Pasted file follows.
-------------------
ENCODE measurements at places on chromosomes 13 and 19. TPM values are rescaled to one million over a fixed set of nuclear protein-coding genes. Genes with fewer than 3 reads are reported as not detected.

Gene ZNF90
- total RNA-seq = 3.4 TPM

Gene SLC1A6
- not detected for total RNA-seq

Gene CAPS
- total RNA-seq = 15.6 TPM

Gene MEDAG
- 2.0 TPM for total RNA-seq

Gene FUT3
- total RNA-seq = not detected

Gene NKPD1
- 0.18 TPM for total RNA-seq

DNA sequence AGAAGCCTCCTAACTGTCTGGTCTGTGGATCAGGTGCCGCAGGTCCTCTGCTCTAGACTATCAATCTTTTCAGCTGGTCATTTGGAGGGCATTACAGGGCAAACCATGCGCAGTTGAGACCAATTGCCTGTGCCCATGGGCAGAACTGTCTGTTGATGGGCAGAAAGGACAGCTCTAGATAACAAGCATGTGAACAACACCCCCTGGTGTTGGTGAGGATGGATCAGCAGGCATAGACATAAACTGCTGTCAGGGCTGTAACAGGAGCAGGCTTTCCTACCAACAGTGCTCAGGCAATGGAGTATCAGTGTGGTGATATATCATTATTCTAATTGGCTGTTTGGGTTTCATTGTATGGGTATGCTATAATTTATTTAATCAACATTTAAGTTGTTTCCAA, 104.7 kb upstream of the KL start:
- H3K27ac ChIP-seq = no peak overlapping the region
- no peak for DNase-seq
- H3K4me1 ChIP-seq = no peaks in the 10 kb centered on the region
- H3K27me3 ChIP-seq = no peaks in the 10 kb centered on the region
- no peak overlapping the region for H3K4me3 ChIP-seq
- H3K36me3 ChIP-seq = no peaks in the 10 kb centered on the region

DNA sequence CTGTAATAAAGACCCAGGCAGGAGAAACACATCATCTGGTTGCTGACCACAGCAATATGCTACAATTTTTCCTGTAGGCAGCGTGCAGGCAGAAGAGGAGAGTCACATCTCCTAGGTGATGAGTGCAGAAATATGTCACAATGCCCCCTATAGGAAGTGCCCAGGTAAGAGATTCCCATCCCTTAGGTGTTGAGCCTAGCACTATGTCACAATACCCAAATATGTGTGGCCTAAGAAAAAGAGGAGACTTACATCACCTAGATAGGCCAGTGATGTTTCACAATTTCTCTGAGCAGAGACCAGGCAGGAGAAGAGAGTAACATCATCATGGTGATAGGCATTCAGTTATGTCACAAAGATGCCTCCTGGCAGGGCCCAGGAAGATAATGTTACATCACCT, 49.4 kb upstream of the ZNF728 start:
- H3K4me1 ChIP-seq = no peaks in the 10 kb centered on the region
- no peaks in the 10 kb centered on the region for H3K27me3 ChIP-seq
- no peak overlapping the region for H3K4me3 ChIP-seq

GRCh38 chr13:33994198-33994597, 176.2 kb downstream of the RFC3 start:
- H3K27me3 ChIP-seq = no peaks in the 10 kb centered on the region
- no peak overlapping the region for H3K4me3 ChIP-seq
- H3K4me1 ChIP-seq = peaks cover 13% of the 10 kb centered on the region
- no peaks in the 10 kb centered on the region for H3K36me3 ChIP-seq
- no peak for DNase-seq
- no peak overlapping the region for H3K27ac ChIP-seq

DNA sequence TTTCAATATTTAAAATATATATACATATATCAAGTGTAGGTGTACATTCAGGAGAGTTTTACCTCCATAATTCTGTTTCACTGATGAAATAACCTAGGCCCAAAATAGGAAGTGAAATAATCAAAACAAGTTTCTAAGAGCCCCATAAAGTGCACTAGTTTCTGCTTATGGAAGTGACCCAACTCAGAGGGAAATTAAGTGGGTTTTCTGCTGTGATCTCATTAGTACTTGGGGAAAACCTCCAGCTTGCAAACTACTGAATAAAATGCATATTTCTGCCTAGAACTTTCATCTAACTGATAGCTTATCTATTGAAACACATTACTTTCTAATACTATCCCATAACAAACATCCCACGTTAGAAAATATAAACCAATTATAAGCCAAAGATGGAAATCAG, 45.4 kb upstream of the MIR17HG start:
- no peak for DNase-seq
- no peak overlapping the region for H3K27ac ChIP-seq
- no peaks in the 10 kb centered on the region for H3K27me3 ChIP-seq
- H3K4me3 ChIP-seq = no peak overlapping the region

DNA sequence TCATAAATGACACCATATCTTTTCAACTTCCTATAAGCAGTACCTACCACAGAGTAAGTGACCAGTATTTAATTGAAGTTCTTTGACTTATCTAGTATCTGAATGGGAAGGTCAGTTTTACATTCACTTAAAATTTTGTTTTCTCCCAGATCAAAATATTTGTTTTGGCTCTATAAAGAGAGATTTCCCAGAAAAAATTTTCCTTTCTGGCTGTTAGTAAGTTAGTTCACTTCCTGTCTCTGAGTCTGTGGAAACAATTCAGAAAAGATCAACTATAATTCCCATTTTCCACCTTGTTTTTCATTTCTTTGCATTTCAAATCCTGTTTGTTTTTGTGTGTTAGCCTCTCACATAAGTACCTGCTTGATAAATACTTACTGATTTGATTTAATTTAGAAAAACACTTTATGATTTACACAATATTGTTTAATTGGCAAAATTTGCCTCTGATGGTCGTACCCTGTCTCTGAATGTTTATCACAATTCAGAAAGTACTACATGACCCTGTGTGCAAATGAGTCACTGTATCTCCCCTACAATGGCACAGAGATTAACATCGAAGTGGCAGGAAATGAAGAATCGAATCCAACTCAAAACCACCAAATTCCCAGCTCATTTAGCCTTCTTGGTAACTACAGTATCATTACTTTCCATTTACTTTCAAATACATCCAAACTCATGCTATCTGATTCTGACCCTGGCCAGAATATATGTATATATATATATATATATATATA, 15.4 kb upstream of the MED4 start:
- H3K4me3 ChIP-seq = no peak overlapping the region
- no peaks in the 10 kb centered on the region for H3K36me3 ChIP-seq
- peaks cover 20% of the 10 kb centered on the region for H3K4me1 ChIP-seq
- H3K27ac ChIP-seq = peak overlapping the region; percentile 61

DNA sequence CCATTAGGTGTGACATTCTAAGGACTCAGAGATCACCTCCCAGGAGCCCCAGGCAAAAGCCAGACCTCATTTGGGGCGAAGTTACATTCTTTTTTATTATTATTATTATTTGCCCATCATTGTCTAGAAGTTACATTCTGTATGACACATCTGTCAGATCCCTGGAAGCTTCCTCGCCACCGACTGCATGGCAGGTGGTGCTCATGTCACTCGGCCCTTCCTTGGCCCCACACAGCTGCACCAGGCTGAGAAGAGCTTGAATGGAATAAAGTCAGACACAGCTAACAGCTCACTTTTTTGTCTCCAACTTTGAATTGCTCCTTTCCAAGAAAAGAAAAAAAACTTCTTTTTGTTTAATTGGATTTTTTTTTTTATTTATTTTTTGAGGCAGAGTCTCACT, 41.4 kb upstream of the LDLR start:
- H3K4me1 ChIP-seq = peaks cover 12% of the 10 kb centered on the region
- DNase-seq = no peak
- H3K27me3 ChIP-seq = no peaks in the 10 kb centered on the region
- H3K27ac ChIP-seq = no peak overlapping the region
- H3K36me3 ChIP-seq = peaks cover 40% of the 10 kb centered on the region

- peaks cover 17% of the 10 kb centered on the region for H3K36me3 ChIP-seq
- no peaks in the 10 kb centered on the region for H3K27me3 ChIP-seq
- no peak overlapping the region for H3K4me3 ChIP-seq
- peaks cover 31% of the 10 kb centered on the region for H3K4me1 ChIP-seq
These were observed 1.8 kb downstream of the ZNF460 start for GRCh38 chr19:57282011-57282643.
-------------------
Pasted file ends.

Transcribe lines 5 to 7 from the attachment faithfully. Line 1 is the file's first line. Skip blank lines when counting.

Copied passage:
- not detected for total RNA-seq

Gene CAPS
- total RNA-seq = 15.6 TPM